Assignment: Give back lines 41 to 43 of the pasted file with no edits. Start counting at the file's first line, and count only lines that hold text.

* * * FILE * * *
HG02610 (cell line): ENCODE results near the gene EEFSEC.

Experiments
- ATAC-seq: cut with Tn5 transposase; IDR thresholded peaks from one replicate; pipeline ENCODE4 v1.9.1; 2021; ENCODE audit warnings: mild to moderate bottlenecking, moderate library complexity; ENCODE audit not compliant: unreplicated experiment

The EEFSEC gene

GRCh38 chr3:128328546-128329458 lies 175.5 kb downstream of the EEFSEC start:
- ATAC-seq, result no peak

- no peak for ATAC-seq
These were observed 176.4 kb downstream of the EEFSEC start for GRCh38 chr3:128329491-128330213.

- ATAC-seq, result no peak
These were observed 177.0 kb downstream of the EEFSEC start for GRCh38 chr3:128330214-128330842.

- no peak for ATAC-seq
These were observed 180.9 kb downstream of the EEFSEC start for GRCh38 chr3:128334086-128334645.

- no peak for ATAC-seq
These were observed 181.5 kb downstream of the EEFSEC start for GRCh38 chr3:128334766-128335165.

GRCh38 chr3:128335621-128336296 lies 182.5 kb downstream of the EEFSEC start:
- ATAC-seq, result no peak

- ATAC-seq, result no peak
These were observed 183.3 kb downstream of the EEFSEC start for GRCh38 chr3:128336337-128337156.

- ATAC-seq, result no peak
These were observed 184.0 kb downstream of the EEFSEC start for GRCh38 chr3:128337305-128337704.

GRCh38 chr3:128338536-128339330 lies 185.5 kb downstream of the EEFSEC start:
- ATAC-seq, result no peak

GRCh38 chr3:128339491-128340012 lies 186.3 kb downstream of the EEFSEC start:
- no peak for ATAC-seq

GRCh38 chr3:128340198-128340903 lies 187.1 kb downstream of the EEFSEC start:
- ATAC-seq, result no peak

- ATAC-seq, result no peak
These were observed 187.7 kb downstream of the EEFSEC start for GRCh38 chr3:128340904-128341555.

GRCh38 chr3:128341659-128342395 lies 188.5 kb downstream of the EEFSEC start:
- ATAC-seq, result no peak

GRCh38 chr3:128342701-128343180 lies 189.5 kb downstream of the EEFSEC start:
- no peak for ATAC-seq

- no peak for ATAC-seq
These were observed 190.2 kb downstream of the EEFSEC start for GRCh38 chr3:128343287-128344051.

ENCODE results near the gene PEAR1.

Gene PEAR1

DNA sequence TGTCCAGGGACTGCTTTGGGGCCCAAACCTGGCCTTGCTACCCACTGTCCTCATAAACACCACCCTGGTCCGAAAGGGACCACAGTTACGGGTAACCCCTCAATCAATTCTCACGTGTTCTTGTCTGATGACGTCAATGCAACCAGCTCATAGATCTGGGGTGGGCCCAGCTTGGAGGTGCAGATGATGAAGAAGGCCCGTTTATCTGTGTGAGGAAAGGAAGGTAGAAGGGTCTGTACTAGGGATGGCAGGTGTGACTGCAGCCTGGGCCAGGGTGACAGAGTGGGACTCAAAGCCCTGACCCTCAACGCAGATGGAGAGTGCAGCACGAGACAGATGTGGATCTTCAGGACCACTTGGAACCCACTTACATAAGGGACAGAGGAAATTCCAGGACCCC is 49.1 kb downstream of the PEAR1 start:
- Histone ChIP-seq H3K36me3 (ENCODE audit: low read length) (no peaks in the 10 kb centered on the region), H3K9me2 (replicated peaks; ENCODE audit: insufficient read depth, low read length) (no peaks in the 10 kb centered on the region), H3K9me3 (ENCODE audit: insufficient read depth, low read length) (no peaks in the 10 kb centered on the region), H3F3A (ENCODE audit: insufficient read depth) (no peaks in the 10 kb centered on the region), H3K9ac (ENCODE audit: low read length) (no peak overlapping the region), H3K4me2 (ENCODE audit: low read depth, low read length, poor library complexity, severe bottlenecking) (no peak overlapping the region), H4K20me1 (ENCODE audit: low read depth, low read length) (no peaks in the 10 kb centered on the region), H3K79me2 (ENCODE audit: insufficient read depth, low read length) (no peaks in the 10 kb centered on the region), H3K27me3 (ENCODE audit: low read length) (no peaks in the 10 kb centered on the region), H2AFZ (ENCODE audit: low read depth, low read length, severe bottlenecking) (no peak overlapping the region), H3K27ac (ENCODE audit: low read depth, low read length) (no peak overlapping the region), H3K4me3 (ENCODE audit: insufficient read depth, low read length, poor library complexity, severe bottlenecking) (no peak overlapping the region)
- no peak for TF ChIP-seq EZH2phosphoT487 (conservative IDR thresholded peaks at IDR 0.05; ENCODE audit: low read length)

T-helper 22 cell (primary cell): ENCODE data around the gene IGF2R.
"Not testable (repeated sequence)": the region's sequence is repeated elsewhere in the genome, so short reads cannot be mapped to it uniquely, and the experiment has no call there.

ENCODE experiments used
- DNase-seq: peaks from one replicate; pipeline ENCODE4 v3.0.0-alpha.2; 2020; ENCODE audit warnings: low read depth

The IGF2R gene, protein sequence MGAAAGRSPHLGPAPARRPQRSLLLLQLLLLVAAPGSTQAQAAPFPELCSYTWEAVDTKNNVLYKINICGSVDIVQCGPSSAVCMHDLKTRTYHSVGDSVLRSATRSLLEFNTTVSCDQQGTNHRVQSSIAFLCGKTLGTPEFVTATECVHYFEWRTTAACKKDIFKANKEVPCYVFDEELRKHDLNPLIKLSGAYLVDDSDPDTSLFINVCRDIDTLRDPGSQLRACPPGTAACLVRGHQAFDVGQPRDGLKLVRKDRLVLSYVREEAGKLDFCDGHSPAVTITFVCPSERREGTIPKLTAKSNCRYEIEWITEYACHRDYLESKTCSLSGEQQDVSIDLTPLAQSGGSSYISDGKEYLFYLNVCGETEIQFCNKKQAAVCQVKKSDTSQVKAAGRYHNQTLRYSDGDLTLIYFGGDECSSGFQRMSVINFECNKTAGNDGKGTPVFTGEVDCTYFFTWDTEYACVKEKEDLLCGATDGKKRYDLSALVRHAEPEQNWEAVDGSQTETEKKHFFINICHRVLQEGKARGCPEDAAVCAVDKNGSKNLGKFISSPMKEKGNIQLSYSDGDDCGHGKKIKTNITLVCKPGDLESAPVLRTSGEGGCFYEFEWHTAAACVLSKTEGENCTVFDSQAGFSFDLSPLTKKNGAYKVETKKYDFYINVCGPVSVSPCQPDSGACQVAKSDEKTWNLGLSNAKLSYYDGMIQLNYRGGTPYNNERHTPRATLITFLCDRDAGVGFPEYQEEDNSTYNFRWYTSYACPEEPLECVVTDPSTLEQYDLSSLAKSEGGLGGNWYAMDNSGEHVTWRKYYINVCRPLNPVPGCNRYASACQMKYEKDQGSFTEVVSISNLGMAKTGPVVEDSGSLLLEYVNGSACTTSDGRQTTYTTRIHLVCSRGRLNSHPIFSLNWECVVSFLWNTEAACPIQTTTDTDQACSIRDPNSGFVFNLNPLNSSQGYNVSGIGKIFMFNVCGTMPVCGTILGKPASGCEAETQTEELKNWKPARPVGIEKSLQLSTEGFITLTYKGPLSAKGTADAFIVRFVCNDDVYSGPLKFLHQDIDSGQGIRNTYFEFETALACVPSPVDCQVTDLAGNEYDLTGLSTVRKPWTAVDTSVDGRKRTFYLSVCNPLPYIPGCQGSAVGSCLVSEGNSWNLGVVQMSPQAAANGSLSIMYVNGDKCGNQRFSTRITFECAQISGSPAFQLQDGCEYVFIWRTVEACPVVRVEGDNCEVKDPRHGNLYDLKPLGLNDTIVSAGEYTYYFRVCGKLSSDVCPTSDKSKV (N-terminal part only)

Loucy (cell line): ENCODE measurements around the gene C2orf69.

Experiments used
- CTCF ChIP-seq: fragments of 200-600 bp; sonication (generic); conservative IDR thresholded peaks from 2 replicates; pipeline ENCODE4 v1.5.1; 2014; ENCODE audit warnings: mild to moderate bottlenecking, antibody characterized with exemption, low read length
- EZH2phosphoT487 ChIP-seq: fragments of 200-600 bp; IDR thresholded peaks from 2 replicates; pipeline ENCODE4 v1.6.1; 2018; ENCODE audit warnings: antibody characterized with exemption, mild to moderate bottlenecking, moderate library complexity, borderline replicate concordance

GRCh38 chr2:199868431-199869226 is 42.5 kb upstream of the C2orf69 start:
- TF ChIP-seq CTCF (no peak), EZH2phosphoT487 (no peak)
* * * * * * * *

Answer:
"Not testable (repeated sequence)": the region's sequence is repeated elsewhere in the genome, so short reads cannot be mapped to it uniquely, and the experiment has no call there.

ENCODE experiments used
- DNase-seq: peaks from one replicate; pipeline ENCODE4 v3.0.0-alpha.2; 2020; ENCODE audit warnings: low read depth